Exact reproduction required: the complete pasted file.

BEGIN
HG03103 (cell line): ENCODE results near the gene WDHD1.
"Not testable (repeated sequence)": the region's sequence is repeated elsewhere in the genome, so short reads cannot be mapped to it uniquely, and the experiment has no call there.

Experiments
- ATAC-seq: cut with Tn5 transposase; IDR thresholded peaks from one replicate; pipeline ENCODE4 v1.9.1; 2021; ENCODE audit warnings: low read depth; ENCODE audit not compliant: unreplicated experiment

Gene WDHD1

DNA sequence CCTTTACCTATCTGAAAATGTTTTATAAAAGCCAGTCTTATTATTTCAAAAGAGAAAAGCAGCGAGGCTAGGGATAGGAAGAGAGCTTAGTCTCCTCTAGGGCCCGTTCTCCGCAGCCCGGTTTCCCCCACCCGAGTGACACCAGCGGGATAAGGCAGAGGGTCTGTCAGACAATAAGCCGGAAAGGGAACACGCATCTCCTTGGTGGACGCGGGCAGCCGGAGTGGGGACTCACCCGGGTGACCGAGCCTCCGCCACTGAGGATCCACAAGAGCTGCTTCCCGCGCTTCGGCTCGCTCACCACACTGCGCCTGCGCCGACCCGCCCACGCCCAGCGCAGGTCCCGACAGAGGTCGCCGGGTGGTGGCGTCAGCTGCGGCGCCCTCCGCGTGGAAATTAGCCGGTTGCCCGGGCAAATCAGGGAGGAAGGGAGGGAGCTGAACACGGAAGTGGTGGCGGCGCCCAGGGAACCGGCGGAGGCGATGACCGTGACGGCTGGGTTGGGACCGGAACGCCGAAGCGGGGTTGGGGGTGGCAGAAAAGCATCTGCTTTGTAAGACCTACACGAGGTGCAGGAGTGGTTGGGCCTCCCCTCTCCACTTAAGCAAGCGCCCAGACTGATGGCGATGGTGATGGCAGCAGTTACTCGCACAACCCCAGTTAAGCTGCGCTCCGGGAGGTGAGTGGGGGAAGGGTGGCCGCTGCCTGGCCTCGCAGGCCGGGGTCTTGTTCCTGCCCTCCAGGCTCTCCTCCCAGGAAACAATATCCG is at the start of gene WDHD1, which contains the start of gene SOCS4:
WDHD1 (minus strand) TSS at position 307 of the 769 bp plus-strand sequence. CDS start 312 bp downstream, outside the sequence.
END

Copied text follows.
HG03103 (cell line): ENCODE results near the gene WDHD1.
"Not testable (repeated sequence)": the region's sequence is repeated elsewhere in the genome, so short reads cannot be mapped to it uniquely, and the experiment has no call there.

Experiments
- ATAC-seq: cut with Tn5 transposase; IDR thresholded peaks from one replicate; pipeline ENCODE4 v1.9.1; 2021; ENCODE audit warnings: low read depth; ENCODE audit not compliant: unreplicated experiment

Gene WDHD1

DNA sequence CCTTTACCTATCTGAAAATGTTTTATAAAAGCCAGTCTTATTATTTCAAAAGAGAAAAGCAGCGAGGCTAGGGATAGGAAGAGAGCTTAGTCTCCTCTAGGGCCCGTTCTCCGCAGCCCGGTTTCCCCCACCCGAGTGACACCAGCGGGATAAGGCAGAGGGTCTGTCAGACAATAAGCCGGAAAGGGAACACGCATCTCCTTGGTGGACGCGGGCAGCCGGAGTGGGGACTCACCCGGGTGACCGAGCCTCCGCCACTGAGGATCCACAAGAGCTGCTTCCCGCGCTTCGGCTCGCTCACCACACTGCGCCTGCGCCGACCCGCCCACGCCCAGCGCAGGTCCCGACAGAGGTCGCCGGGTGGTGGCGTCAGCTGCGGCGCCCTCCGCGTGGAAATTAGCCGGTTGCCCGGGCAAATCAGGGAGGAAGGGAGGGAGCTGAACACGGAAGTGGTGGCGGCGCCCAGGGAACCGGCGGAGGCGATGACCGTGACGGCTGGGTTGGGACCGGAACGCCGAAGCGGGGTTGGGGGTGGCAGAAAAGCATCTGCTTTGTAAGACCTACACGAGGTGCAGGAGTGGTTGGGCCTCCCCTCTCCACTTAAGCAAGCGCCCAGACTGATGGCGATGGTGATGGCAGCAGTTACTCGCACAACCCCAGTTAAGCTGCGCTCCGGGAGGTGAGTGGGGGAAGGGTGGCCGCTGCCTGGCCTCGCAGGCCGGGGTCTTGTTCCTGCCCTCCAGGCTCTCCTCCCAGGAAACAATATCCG is at the start of gene WDHD1, which contains the start of gene SOCS4:
WDHD1 (minus strand) TSS at position 307 of the 769 bp plus-strand sequence. CDS start 312 bp downstream, outside the sequence.